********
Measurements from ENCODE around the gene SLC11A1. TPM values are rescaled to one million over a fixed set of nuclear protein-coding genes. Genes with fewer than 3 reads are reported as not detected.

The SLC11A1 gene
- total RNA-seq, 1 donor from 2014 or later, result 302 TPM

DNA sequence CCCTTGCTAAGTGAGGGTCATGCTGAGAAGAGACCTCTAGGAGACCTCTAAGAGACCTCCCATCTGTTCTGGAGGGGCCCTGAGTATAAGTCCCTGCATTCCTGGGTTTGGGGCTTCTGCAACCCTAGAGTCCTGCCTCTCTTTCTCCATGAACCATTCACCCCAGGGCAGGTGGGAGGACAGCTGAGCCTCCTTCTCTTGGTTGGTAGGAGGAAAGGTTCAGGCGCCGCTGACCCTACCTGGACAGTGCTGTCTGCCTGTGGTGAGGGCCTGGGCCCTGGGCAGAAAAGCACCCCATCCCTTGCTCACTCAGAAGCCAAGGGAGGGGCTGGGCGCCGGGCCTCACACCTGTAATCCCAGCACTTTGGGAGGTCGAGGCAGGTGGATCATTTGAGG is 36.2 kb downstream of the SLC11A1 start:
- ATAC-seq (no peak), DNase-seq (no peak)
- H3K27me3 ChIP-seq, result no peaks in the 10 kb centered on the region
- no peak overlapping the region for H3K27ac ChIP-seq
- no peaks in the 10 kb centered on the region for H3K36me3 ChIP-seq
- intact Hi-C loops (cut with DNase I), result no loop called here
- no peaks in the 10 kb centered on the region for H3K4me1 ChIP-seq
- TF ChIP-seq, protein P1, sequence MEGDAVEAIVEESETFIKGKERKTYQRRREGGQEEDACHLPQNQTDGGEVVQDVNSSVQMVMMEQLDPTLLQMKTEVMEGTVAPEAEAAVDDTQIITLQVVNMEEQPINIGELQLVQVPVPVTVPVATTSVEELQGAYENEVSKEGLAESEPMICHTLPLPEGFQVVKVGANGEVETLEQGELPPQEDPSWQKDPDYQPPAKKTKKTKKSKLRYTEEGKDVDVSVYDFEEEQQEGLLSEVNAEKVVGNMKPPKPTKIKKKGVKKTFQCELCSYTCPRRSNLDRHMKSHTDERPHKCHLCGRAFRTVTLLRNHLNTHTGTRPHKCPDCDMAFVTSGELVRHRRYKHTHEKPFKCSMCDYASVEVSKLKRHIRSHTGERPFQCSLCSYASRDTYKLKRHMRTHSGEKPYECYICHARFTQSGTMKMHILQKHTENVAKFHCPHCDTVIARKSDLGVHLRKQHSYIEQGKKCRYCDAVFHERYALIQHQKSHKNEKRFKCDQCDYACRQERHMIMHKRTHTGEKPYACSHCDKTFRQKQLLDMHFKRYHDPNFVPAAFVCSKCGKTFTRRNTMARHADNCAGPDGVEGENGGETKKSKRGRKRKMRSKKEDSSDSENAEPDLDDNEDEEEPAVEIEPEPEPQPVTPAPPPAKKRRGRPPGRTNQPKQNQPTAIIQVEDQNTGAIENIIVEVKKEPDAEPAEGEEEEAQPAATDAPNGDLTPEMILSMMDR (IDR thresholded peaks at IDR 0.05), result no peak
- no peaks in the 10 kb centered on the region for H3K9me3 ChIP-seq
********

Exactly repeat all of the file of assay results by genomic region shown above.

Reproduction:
Measurements from ENCODE around the gene SLC11A1. TPM values are rescaled to one million over a fixed set of nuclear protein-coding genes. Genes with fewer than 3 reads are reported as not detected.

The SLC11A1 gene
- total RNA-seq, 1 donor from 2014 or later, result 302 TPM

DNA sequence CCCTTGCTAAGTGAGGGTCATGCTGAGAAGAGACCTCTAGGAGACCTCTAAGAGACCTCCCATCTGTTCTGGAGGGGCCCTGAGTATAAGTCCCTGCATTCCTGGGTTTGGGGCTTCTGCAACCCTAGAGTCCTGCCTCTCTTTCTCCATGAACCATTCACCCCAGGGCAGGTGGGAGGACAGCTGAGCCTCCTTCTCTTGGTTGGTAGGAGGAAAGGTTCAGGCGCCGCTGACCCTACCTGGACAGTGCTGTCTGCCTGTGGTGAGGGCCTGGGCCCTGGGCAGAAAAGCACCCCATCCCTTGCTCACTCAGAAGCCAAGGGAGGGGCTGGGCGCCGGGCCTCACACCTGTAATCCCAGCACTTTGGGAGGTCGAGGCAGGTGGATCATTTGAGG is 36.2 kb downstream of the SLC11A1 start:
- ATAC-seq (no peak), DNase-seq (no peak)
- H3K27me3 ChIP-seq, result no peaks in the 10 kb centered on the region
- no peak overlapping the region for H3K27ac ChIP-seq
- no peaks in the 10 kb centered on the region for H3K36me3 ChIP-seq
- intact Hi-C loops (cut with DNase I), result no loop called here
- no peaks in the 10 kb centered on the region for H3K4me1 ChIP-seq
- TF ChIP-seq, protein P1, sequence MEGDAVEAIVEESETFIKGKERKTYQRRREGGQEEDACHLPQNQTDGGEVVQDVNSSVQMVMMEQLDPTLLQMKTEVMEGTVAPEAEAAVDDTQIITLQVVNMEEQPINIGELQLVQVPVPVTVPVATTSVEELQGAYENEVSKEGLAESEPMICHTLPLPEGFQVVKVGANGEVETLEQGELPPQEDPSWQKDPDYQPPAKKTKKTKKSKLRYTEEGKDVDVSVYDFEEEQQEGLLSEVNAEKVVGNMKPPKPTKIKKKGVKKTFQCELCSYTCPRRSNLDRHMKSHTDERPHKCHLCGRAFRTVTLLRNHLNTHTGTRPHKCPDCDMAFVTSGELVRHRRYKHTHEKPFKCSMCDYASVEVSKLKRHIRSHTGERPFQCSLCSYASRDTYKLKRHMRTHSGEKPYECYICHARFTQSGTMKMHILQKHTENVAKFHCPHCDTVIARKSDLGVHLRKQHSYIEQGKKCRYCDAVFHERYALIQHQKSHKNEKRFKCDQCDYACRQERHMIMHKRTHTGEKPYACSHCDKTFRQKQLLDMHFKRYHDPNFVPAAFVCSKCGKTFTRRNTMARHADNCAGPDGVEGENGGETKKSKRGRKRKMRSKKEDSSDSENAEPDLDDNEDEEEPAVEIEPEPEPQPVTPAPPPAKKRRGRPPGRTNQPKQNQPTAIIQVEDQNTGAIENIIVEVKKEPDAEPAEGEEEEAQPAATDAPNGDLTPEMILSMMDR (IDR thresholded peaks at IDR 0.05), result no peak
- no peaks in the 10 kb centered on the region for H3K9me3 ChIP-seq